The National Retail Association (NRA) is disappointed that the Queensland Government today passed its “wage theft” legislation despite the concerns of business groups.
Despite serious questions as to the whether the legislation can actually be enforced under the Constitution, the Queensland Police Service (QPS) and the State Director of Public Prosecutions (SDPP) will now be able to commence criminal proceedings against employers for the offences of “stealing” and “fraudulently withholding” employee entitlements, with penalties of up to 14 years’ imprisonment.
With it being unclear as to how, exactly, the QPS and SDPP will tackle the complexities of the federal industrial relations system in enforcing this legislation, NRA CEO Dominique Lamb described the new laws as “another fracture in the national industrial relations system.”
“We have always maintained that the term “wage theft” fails to recognise the complexities inherent in the current system,” said Ms Lamb. “With Victoria and now Queensland adding new layers of regulation, these laws are only adding to the problem, not solving it.”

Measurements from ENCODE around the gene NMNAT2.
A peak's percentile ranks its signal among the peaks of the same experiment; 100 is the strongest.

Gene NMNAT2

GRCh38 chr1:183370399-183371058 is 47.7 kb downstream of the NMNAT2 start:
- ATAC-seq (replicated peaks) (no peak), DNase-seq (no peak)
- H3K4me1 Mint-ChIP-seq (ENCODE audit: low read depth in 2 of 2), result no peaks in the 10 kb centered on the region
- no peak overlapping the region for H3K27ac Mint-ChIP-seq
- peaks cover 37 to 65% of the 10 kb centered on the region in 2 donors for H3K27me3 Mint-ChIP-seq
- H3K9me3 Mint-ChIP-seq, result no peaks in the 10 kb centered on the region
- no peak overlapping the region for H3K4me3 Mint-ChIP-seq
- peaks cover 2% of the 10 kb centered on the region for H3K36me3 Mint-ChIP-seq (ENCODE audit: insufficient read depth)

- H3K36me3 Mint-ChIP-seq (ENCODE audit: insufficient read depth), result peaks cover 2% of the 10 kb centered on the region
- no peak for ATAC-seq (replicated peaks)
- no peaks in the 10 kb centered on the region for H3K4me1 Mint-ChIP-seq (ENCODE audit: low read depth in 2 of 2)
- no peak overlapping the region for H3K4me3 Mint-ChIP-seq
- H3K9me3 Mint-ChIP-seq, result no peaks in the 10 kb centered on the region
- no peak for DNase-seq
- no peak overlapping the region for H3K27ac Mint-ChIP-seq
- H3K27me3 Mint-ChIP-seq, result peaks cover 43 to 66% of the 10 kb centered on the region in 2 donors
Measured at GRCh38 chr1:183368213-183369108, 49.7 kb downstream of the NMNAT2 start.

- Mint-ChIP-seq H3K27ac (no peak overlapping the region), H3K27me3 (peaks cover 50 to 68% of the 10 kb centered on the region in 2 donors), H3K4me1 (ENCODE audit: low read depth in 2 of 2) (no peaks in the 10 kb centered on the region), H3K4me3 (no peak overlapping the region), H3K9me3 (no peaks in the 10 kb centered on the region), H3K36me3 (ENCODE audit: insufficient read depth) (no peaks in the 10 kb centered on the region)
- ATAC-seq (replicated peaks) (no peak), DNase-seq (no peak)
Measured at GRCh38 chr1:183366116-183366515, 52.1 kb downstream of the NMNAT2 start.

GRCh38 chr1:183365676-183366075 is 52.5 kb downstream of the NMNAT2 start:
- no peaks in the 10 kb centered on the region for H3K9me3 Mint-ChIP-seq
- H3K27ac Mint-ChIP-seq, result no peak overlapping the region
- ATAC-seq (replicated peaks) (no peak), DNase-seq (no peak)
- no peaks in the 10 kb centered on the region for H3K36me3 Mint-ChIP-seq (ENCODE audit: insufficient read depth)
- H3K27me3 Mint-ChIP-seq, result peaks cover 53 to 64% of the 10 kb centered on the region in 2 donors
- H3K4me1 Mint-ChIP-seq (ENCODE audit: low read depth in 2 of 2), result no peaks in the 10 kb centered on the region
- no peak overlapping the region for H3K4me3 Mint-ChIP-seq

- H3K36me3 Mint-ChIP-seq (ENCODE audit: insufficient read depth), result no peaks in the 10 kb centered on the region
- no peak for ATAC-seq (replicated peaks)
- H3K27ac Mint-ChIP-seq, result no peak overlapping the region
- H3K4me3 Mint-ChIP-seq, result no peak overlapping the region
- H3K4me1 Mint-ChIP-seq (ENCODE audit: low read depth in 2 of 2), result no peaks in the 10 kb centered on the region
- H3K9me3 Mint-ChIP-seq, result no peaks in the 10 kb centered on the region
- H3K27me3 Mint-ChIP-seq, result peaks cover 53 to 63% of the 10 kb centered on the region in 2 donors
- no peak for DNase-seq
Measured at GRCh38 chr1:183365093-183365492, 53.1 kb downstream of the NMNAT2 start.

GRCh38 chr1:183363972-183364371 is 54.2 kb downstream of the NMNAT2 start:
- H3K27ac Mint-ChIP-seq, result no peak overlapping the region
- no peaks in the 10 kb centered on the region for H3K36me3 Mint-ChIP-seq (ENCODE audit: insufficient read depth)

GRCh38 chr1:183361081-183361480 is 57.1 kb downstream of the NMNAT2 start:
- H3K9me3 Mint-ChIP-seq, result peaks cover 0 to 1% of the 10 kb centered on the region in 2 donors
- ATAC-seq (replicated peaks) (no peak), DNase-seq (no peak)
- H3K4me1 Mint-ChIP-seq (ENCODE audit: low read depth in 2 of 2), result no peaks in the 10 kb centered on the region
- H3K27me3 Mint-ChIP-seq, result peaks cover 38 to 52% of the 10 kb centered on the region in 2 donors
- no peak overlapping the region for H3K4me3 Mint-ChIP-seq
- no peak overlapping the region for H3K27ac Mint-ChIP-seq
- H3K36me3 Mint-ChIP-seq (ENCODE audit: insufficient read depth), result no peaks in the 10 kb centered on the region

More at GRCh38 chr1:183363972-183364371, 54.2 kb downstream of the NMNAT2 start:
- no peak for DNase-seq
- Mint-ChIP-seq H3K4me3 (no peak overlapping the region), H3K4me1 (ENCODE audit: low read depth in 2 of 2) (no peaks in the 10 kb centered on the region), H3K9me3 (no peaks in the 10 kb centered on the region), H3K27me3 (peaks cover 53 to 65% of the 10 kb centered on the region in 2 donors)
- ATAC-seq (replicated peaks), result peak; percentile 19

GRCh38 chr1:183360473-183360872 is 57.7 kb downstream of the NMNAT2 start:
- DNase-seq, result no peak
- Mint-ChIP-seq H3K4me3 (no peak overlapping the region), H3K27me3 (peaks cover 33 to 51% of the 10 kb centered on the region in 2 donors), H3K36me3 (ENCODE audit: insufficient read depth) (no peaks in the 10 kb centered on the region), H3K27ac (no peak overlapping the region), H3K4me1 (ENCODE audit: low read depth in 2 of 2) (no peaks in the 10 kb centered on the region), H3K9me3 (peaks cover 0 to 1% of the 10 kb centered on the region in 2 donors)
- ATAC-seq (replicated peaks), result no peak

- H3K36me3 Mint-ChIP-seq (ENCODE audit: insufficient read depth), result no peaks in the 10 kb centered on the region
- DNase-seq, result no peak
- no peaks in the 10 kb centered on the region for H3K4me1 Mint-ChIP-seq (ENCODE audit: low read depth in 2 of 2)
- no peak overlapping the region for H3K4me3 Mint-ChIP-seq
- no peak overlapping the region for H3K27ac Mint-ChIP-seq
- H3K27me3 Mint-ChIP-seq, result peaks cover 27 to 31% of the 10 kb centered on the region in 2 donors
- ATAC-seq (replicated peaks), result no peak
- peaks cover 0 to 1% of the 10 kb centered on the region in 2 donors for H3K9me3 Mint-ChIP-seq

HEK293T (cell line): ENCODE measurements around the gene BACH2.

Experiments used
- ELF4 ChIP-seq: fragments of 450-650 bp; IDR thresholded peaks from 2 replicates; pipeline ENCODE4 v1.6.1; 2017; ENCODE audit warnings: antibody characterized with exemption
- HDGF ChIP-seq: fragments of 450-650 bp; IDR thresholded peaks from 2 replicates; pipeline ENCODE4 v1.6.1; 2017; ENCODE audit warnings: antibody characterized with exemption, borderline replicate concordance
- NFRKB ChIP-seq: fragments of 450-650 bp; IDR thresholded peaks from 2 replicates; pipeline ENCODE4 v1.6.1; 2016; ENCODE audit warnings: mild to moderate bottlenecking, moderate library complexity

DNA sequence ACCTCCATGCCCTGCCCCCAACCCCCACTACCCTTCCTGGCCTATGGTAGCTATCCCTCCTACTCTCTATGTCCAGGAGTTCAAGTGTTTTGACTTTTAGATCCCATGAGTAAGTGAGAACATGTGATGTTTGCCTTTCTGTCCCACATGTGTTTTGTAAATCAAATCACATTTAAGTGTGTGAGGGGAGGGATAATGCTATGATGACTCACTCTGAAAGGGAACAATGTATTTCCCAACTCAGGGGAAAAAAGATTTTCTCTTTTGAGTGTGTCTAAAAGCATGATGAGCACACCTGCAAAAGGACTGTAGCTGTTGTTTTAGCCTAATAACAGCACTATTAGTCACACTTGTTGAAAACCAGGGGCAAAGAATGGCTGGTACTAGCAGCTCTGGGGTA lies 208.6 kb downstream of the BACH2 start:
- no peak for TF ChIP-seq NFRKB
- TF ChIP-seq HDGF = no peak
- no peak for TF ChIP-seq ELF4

Although touted as “wage theft” legislation, the new laws also make changes to how employees may pursue wage claims directly against their employers through the State courts.
Importantly, the legislation allows the Industrial Magistrates Court to both impose fines on employers for underpayments and prohibit the employer from being represented by a lawyer in such cases.
Speaking earlier today, Ms Lamb stated that “the NRA made written submissions during the consultation process strongly opposing any proposition that removed the right to legal representation in circumstances where penalties may be imposed, and we continue to oppose such measures.”
Late amendments by the Queensland Government also allow employees to authorise a union to access their employment records, regardless of whether or not that employee is a member of the relevant union. Under federal law, access by unions to the employment records of non-members requires authorisation from the Fair Work Commission.
“Employers are now in the position where they can comply with either the State law or the Federal law, but not both,” Ms Lamb explained. “This was the very kind of situation that we were hoping to avoid.”